To the best of our knowledge, this study reports the presence of quinolone resistance gene qnrB among enteric bacteria isolated from cattle and it is the first of its kind within the study location.

It should be noted that apart from the usual faecal shedding of fluoroquinolone-resistant bacteria into the immediate environment, the presence of the quinolone-resistance genes qnrA and qnrB on plasmids carried by commensal E coli recovered from cattle will definitely increase the prospect of dissemination of the fluoroquinolone-resistance genes into the immediate environment and ultimately get to the food chain, where it will imperil human health (29). These extra-chromosomal entities with high frequency of conjugation may spread to other bacteria by conjugative transfer within the same environment thereby conferring quinolone resistance on other bacteria of the same or related species. This widespread acquisition of quinolone resistance through the plasmids may limit the prophylactic or sub-therapeutic use of the fluoroquinolones.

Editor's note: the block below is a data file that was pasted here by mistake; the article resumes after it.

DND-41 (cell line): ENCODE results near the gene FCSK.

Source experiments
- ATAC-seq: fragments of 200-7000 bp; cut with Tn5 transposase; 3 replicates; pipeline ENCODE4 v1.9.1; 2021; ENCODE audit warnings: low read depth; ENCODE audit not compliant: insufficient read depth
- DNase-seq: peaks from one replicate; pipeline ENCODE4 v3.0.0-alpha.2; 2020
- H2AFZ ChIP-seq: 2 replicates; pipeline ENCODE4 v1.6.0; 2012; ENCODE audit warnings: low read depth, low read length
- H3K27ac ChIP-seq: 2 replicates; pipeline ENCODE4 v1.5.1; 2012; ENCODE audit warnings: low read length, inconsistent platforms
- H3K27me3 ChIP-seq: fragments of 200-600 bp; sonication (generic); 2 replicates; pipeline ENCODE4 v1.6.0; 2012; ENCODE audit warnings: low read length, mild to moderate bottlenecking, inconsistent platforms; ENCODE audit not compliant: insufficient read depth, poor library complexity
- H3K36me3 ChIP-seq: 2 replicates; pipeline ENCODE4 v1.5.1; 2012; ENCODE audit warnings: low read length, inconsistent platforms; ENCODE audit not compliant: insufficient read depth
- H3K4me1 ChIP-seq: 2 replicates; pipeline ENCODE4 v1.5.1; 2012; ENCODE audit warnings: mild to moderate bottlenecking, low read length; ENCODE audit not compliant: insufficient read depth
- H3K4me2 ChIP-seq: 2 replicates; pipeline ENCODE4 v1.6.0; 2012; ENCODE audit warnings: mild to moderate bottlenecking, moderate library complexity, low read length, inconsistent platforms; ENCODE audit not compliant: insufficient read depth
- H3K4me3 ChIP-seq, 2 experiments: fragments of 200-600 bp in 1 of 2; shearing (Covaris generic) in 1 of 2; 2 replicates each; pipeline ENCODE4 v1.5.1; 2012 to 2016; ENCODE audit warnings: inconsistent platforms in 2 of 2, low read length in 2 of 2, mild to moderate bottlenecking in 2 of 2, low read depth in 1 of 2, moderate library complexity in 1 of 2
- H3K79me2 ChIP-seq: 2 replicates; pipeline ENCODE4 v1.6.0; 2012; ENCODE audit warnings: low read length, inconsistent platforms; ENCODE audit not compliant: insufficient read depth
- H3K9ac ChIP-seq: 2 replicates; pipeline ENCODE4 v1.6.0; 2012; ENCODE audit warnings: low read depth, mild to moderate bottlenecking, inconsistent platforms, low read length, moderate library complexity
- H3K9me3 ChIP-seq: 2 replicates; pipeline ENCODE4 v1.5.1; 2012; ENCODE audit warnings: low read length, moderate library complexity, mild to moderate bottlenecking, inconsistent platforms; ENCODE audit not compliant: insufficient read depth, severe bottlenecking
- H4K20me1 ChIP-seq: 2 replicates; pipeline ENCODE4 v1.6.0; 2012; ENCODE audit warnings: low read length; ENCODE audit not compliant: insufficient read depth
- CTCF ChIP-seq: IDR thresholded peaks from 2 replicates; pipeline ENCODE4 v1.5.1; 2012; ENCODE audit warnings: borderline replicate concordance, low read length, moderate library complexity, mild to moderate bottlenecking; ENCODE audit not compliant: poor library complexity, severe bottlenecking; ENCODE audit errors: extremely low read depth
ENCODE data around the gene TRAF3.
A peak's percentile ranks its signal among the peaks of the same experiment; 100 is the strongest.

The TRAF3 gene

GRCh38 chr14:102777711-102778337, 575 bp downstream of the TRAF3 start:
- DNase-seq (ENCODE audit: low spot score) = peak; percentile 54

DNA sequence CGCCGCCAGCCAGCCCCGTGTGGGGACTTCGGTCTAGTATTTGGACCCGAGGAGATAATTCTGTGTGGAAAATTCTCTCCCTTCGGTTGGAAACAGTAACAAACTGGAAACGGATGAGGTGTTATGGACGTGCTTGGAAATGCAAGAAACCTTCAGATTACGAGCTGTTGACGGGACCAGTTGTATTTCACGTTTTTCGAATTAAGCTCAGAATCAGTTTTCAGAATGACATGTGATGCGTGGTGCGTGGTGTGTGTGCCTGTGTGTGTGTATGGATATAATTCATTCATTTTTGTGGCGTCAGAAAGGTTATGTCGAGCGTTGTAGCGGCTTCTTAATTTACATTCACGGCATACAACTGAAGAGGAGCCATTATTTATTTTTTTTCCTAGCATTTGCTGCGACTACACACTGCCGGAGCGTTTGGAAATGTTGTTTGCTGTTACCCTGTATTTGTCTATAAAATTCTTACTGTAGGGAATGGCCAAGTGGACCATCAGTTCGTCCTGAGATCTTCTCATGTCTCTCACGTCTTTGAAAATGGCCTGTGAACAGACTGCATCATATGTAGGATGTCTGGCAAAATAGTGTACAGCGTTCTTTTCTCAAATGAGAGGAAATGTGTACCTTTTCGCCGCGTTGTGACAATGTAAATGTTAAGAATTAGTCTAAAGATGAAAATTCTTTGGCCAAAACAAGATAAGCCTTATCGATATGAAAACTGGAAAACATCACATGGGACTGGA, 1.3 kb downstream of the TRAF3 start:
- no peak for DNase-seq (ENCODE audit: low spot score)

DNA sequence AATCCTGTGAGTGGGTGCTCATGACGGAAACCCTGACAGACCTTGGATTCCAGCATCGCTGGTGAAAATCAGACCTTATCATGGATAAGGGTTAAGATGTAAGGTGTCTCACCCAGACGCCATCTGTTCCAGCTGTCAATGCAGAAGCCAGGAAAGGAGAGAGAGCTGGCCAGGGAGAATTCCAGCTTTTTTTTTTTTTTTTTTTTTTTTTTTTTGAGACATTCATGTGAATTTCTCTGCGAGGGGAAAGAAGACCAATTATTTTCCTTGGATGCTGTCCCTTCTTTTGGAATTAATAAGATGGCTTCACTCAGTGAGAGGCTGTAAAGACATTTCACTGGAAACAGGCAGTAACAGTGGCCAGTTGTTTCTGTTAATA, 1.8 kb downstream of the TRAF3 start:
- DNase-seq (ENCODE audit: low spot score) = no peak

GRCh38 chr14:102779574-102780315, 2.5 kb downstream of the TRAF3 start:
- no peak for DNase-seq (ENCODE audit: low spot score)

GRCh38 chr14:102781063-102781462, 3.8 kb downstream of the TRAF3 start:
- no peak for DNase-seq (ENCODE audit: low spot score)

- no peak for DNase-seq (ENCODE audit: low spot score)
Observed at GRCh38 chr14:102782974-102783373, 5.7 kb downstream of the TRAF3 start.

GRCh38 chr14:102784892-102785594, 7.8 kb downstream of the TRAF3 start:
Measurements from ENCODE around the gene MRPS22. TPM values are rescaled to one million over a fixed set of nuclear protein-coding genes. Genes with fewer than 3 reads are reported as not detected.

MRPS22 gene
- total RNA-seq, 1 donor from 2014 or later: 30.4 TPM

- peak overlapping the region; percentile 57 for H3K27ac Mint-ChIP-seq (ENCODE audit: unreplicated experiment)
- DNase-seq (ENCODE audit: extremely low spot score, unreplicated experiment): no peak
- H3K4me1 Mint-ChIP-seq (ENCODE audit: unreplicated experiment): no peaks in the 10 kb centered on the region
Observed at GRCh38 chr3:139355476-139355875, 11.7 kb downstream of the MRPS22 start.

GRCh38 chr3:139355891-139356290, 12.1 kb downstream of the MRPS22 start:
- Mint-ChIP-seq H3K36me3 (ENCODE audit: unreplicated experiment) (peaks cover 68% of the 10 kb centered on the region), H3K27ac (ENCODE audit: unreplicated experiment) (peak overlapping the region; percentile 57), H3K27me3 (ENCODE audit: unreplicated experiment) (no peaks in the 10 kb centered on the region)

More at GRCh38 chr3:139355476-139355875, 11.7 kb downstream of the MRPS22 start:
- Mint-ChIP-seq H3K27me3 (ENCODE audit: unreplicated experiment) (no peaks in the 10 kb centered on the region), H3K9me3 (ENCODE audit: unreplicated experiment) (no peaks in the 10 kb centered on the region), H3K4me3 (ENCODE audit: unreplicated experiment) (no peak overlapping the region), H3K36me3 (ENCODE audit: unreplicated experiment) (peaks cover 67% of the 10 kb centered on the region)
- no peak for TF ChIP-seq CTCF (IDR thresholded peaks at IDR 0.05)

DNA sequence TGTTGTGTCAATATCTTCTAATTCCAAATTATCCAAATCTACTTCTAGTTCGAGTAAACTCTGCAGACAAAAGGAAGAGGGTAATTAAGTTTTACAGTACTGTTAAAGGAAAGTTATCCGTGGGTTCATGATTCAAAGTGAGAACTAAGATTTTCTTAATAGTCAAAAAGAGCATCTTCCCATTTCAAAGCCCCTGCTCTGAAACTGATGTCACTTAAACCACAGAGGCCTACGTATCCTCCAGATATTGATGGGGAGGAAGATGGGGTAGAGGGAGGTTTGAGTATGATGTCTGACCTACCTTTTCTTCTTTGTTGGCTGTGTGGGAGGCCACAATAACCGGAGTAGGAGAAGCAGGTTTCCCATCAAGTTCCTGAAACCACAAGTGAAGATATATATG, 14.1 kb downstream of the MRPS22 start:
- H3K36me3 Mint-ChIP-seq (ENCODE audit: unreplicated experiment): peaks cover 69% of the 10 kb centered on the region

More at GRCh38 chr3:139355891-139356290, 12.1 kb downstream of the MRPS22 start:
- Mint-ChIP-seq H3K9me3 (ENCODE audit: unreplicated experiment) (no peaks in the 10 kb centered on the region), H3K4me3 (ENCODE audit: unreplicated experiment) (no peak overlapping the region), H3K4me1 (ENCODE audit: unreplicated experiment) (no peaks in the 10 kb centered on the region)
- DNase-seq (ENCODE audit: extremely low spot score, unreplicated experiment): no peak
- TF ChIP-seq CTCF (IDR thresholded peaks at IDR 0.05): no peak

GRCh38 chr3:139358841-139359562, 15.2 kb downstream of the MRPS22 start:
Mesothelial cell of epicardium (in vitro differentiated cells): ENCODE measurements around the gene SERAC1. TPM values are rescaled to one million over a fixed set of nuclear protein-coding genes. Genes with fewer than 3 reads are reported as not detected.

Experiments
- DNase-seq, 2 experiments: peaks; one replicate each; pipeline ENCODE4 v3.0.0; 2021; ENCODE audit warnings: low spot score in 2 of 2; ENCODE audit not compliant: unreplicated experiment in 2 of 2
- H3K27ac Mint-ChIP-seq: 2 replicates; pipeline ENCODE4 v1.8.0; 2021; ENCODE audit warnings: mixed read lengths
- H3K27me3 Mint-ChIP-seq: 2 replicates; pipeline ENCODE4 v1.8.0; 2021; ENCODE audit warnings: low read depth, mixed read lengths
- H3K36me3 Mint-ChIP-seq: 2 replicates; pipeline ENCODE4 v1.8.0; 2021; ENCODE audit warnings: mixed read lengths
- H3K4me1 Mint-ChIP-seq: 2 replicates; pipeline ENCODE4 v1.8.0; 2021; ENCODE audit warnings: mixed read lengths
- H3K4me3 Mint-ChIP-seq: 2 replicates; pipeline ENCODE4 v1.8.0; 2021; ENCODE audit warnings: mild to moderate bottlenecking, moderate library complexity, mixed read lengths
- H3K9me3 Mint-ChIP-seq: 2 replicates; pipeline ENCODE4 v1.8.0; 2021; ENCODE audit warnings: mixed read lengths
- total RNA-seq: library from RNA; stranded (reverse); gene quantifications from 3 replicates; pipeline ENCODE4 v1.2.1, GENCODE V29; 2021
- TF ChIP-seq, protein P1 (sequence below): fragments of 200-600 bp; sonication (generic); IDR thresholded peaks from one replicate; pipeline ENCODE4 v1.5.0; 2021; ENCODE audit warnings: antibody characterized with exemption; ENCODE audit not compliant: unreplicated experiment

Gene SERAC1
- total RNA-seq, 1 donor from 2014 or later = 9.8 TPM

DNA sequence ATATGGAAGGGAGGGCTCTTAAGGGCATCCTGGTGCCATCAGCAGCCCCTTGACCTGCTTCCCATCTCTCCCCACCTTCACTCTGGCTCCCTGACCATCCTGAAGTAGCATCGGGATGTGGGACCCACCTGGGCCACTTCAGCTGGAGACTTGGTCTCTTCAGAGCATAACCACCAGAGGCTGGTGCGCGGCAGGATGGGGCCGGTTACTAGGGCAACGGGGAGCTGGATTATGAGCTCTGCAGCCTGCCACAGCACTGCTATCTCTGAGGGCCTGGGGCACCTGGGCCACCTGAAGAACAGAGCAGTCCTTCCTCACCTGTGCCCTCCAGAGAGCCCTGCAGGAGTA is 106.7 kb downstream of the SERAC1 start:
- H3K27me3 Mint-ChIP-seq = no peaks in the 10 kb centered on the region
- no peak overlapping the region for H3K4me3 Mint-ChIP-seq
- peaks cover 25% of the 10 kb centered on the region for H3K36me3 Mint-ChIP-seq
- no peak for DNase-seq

In summary, the observations in this study have confirmed that plasmid-mediated quinolone resistance is a possible mechanism among fluoroquinolone-resistant commensal E coli isolated from faeces of apparently healthy cattle in the study location, which poses grave clinical and public health implications. There should be proactive measures to strictly regulate the use of the fluoroquinolones and other related antibiotics used in food animals.

 

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Correspondence:
Professor O Famurewa
Department of Microbiology, Ekiti State University
PMB 5363, Ado-Ekiti, 360101, Nigeria
E-mail: ofamurewa@yahoo.com